Pirates, Parrots and Peanut butter cookies

x marks the spot

Who would have thought a Wednesday walk with PartTimeWestie and HazzaBazza could have been so exciting? Who ever would have imagined pirates here, in The Avenue? That’s right, PIRATES!   Real-life, oooh-aaahing, parrot carrying, peg-legged pirates.  And how do you know when there are pirates in your neighbourhood, I hear you ask?  You look for their tell tale mark: ‘x marks the spot’.

Now, I rather stupidly assumed that a yellow cross on the pavement meant it was in dire need of repair of some form or another.  Or it has a gas pipe running beneath it. Or a water pipe. But, no.  According to my 3-nearly-4 year old escort, it means treasure. 

Picture the scene, if you will.  A small white dog galloping along the pavement, closely followed by a small boy on a Thomas the Tank Engine scooter, with a freezing cold RubbishWife dawdling along behind.

“STOP!” yelled HazzaBazza. “LOOK!”

I stopped and looked around. Firstly at the pavement beneath my boot, just to be sure I wasn’t close to any doggy treasure, and secondly to see  if I had missed an emergency vehicle of some sort.  You know, the usual things that fascinate small boys.  Neither was in evidence.

“What?” I muttered through my scarf.

“X marks the spot,” whispered HB, pointing at a yellow cross on the pavement. “There’s treasure in there.”


“Treasure. Y’know, pirate treasure.  The Pirate Piggies put it in there. We’ll have to dig it up.”

Pirate Piggies? This was a new one on me. Digging up the pavement in the middle of the street was also a new venture, and due to the lack of shovel, I attempted to move on.

“What kind of treasure will it be?”

“Chocolate coins-ies,” came the reply.

“We’ll come back for it later,” I assured him. And on we walked. The rest of our morning consisted of pirate-related conversations.  This is a small boys theory on how to recognise pirate transportation and the main man himself, The Pirate;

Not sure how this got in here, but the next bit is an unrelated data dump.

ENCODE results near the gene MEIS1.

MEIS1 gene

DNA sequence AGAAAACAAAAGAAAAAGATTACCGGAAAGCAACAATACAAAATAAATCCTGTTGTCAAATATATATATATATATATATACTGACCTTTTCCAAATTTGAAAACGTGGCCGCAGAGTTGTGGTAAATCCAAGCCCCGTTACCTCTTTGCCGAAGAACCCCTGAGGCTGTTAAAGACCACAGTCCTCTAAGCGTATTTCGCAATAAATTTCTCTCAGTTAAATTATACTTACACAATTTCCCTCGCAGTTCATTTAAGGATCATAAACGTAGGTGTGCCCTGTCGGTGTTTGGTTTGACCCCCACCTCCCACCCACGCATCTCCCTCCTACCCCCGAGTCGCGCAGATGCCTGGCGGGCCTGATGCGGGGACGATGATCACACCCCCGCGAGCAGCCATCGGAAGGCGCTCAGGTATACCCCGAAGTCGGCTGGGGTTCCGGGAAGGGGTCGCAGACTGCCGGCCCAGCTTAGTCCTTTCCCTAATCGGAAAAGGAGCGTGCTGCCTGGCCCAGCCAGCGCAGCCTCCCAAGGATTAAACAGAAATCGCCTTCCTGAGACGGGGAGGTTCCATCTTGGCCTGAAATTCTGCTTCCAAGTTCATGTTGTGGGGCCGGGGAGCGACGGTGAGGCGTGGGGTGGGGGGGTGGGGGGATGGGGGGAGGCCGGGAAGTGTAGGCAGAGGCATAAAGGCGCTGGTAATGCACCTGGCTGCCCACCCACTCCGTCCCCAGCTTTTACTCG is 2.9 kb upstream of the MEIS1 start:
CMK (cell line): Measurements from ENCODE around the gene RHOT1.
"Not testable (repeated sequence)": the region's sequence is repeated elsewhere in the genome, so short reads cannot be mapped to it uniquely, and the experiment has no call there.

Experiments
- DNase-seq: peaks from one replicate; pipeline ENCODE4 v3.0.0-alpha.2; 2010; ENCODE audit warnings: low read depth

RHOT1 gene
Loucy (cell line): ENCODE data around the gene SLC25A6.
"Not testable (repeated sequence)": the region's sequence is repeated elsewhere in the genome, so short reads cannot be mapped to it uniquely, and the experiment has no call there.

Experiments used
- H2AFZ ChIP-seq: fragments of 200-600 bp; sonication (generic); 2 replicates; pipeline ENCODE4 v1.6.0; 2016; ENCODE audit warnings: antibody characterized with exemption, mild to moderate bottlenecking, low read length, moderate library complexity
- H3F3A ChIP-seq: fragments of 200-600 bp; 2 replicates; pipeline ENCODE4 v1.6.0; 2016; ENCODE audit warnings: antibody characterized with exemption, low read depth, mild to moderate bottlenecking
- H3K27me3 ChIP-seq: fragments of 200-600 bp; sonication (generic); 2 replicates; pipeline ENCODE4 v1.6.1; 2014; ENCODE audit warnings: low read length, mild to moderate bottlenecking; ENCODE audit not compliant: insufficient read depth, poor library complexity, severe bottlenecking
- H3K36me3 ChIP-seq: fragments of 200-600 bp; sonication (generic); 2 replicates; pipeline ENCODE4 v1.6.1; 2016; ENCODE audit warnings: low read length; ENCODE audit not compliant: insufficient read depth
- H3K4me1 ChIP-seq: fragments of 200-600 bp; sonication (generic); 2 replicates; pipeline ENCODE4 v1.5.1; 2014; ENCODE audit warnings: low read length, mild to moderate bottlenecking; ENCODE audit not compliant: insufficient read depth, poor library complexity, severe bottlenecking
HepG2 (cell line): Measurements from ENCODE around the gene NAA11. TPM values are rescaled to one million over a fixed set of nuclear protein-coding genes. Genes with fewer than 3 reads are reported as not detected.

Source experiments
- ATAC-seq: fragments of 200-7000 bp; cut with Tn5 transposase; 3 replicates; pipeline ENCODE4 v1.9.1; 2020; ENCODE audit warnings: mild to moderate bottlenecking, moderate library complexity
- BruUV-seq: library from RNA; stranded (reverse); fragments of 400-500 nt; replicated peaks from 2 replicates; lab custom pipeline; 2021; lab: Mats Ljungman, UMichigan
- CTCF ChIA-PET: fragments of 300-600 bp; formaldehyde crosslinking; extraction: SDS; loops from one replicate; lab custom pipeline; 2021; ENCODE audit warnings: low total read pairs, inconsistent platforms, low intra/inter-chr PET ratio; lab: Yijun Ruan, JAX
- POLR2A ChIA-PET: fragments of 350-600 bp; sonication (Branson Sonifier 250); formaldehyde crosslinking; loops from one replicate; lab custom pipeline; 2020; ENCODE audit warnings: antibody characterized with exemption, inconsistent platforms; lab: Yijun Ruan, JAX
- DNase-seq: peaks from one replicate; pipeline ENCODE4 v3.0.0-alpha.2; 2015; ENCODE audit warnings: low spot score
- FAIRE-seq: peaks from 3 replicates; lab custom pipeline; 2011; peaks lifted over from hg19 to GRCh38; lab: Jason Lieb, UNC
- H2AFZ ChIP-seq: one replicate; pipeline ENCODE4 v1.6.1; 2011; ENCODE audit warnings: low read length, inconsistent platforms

• Pirate ships have triangular sails, that go this way, that way and across (imagine a small finger drawing in the air)
  • Pirate ships are shaped like a semi-circle, like an banana on its side (and pirates eat bananas too)
  • Pirate ships have a flag on them with  skellington bones
  • Pirate Piggies hide treasure in the sand
  • Pirates wear jackets with three stripes like this (again, small finger drawing)
  • Pirates have beards and one eye
  • Pirates only have one leg – the other one got eaten by a shark
  • Pirates always have a parrot on one elbow
  • Pirate parrots eat peanuts

AHAHAHA! At last, some common ground.  My knowledge of pirates may be a bit thin on the ground, but peanuts I can do.

“Let’s make cookies?” I suggested.  “Peanut butter cookies for Piggy Pirates to feed to their Pirate parrots.”

And so we did.

Peanut Butter Cookies

peanut butter cookies 002


125g butterpeanut butter cookies 004

200g soft brown sugar

200g crunchy peanut butter

1 egg, beaten

1/2 tsp vanilla essence

150g plain flour

1/2 tsp salt

1/2 tsp bicarbonate of soda


It is perfectly fine to add all the ingredients to a food processor, but this is the old school method.peanut butter cookies 014

Cream the butter and sugar together.  Beat in the peanut butter.  Add the egg and vanilla essence and stir.peanut butter cookies 009

Sift in the flour, salt and bicarbonate of soda and mix well.

peanut butter cookies 016Use a dessert spoon to transfer balls of the mixture onto a lined baking tray, making sure they are not too close together.  Flatten slightly with a fork (dipped in water to prevent it sticking).

peanut butter cookies 017Bake at 180c for 10-12 minutes, until they are lightly coloured.  Don’t overcook as they will lose their soft, cookie texture.

The cookies will store in an airtight box for 2-3 days.  But I bet they don’t last that long. Oh, and don’t forget to mark the top of the tin with a yellow cross. These are the real treasure, and x marks the spot!

peanut butter cookies 021